Creativity: the Bane of Artists

The problem with creativity is that once you humor it, it never leaves you alone. It’s like a stray cat that you feed; it will always come back again, looking for more.

As soon as you have an idea and begin working on it, you’ll get another idea. And then another. Soon, you’ll be the proud owner of a spiral notebook titled “Shit to Work on Later.” And each and every one of those ideas will titter at your and whisper and taunt, telling you that you have to work on them now, before you lose that spark of genius that instigated them.

This is a trap, however. A clever, deceitful lie to tear you away from the project into which you originally desired to pour your heart and soul. It’s no coincidence that these other ideas will clamor and crowd you just as that project started to get hard. Ideas are like mistresses, luring you away from your loving but fickle lover. It’s not enough to get your happily ever after with that one perfect idea. You have to fight for it, or else it will wither away, leaving all parties involved dissatisfied and disillusioned, your lover dead and dust. You risk becoming a cheating, murderous spouse. Jerk.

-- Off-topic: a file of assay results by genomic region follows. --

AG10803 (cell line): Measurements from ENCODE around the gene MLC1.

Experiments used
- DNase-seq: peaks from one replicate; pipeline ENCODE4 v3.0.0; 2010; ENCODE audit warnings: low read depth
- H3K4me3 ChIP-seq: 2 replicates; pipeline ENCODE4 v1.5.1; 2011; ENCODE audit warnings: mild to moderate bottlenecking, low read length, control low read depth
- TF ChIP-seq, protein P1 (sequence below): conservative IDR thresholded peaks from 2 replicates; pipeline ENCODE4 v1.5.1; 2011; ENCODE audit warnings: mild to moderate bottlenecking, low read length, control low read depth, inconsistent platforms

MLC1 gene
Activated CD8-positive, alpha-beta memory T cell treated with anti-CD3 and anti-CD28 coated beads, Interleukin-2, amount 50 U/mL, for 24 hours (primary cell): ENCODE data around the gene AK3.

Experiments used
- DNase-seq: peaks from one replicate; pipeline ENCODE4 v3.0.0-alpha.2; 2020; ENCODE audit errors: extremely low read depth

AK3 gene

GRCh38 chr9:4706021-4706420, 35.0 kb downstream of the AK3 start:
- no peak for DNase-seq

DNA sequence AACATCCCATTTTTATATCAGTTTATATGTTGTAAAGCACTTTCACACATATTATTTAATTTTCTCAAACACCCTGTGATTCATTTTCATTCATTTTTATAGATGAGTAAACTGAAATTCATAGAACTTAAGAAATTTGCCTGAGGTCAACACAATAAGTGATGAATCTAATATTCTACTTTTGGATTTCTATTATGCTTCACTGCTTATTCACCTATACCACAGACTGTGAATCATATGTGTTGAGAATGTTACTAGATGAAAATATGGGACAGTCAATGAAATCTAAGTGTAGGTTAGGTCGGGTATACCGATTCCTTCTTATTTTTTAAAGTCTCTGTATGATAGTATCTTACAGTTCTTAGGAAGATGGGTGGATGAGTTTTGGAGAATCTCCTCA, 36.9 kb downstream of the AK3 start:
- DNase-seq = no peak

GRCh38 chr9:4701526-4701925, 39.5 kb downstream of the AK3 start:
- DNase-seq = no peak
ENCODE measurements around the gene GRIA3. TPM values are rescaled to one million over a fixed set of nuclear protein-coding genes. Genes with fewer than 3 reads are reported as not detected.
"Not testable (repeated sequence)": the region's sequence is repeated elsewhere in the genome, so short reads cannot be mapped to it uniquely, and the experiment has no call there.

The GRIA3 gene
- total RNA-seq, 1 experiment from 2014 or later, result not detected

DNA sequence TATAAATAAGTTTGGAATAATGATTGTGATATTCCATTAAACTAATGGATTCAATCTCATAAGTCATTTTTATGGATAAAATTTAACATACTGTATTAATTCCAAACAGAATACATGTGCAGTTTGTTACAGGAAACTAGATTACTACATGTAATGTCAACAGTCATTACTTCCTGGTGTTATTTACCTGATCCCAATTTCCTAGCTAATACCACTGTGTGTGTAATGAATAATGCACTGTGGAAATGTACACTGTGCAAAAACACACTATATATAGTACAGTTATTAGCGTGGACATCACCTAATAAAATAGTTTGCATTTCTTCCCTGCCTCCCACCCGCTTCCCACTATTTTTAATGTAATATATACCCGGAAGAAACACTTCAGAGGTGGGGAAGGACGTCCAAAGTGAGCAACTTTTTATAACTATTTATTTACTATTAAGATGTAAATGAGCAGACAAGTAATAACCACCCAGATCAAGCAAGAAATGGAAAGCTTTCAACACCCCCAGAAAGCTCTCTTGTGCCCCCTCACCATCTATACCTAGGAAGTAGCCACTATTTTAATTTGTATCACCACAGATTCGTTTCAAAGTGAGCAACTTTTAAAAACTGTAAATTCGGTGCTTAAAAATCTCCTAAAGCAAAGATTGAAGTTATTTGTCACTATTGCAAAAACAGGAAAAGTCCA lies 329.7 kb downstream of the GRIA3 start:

I’m in the home stretch with Nevermore (in a manner of speaking).

I spent 3 hours tonight playing with the idea of a graphic novel.

I will bury the body under my pumpkin patch.


About Morgan Maria D'Isidoro

Morgan Maria D'Isidoro has lived in Baltimore, MD for most of her life, saving a handful of failed escape attempts. Given the murder rates, she'll probably die here too. Morgan is a writer of speculative fiction and poetry, a musician of dubious quality, cat aficionado, art history fangirl, kitchen sorceress, recovering pyromaniac, accomplished liar, and an all around person of questionable employability.
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